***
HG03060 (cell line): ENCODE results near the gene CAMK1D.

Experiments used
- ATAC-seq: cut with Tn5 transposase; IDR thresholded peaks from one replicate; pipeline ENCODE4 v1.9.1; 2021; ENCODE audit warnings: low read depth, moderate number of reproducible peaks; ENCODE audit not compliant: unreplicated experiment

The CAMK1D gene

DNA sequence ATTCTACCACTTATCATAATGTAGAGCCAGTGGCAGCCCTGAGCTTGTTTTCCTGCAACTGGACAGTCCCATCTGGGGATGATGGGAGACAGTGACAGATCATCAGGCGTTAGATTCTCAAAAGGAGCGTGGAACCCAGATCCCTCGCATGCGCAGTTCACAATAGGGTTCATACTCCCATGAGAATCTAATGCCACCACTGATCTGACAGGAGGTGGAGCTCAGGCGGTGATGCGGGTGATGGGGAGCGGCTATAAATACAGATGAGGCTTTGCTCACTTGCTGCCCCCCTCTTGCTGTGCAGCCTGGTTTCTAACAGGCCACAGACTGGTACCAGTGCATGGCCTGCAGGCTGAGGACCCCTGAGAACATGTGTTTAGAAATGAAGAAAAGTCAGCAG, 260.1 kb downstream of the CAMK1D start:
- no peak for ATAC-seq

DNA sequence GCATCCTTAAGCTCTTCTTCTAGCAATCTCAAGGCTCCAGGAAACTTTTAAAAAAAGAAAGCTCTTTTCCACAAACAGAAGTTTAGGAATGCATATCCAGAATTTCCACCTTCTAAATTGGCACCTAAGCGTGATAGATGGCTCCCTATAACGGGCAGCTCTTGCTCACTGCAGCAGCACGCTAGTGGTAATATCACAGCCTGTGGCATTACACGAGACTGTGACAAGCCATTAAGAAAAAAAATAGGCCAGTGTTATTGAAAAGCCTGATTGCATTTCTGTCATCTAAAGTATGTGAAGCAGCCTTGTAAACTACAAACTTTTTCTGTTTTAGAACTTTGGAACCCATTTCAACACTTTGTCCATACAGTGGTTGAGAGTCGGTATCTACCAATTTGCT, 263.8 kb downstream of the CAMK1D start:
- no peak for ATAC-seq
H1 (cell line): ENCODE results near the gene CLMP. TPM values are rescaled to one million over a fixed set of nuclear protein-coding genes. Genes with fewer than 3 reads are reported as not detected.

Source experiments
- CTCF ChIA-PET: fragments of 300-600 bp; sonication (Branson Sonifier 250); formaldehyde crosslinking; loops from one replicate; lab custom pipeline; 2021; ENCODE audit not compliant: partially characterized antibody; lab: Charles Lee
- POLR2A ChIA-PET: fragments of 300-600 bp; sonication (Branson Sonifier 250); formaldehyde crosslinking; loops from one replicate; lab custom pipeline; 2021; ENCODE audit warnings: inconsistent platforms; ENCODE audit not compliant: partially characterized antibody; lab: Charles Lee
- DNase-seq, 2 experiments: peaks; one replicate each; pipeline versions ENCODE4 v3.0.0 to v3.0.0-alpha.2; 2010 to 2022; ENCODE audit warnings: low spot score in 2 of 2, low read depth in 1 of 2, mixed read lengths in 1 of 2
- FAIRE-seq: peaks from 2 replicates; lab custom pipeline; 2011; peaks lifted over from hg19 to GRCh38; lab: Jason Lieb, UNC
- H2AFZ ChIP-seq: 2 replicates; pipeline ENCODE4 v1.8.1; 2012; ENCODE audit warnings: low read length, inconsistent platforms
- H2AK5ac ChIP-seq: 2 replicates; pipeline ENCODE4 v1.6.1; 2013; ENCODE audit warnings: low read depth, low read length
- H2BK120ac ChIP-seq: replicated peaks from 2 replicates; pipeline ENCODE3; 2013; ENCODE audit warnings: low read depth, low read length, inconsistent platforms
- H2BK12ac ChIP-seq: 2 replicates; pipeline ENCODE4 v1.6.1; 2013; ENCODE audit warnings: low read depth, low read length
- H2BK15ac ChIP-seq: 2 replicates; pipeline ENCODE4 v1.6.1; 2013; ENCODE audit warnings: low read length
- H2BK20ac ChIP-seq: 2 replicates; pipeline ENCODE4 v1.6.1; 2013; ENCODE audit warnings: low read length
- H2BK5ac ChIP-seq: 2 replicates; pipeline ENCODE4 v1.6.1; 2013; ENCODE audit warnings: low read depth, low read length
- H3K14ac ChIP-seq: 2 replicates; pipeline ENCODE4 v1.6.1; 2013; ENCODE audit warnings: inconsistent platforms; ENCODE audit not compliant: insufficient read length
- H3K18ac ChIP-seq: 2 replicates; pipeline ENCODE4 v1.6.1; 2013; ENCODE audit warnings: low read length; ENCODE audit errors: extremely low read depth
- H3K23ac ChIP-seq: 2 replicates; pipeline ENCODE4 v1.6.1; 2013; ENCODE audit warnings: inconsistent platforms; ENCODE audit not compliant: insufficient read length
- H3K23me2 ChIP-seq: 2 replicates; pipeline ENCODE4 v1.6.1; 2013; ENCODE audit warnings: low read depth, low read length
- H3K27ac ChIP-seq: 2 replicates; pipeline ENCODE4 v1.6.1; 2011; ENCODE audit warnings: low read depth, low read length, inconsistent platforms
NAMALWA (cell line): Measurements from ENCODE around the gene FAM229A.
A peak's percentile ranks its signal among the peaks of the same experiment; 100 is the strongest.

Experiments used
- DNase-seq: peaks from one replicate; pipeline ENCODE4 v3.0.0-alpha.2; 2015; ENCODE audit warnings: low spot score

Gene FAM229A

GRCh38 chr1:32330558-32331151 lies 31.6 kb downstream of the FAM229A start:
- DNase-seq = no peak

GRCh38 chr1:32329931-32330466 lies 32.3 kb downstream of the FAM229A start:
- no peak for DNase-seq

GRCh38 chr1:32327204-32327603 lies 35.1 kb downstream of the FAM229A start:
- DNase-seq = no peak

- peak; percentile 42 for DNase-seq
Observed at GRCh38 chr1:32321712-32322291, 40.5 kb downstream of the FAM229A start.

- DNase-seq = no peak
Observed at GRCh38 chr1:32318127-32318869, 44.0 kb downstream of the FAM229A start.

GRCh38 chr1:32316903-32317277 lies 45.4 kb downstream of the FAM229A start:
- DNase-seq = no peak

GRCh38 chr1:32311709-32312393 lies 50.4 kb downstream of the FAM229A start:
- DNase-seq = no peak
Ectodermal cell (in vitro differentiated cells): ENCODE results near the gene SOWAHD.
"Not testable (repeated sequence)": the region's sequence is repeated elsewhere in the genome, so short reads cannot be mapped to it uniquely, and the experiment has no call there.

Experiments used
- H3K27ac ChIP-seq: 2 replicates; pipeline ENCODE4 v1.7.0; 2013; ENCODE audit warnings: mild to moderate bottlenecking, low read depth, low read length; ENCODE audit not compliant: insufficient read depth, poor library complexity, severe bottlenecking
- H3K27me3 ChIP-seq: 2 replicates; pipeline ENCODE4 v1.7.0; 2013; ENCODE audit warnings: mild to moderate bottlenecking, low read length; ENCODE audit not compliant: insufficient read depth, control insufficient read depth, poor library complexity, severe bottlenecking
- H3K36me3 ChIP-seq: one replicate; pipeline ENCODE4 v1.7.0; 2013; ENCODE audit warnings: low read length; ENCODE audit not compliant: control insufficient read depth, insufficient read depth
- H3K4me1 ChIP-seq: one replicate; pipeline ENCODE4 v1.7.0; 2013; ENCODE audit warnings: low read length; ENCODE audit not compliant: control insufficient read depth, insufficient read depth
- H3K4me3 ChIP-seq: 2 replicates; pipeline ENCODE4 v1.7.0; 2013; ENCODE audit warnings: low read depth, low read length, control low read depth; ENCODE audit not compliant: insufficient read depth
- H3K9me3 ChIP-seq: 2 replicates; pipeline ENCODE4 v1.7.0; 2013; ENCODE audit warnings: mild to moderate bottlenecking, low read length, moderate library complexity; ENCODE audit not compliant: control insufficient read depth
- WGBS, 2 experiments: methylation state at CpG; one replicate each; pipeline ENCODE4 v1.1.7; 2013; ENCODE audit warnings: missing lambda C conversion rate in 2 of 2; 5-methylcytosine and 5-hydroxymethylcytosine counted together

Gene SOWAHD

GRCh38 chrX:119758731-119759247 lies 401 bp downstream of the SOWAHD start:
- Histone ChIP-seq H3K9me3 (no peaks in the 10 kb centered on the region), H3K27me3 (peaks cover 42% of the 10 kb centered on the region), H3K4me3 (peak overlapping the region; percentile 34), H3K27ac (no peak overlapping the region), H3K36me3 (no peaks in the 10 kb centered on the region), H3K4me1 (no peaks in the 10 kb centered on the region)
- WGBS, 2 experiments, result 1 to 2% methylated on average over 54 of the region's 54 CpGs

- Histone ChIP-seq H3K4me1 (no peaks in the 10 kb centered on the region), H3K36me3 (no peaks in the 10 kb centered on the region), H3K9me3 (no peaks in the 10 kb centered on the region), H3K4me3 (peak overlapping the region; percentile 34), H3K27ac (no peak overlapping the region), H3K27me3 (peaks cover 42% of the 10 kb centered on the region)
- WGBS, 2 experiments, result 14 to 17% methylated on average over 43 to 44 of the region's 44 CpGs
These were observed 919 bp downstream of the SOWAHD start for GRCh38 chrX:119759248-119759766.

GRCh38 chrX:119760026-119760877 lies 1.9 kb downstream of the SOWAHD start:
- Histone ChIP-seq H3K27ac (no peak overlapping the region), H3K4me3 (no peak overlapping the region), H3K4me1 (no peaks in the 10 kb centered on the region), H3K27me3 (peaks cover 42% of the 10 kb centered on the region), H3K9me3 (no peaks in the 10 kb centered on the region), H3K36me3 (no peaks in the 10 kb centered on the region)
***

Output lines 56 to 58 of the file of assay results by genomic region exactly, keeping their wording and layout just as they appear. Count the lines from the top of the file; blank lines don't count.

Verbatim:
Gene SOWAHD

GRCh38 chrX:119758731-119759247 lies 401 bp downstream of the SOWAHD start:
- Histone ChIP-seq H3K9me3 (no peaks in the 10 kb centered on the region), H3K27me3 (peaks cover 42% of the 10 kb centered on the region), H3K4me3 (peak overlapping the region; percentile 34), H3K27ac (no peak overlapping the region), H3K36me3 (no peaks in the 10 kb centered on the region), H3K4me1 (no peaks in the 10 kb centered on the region)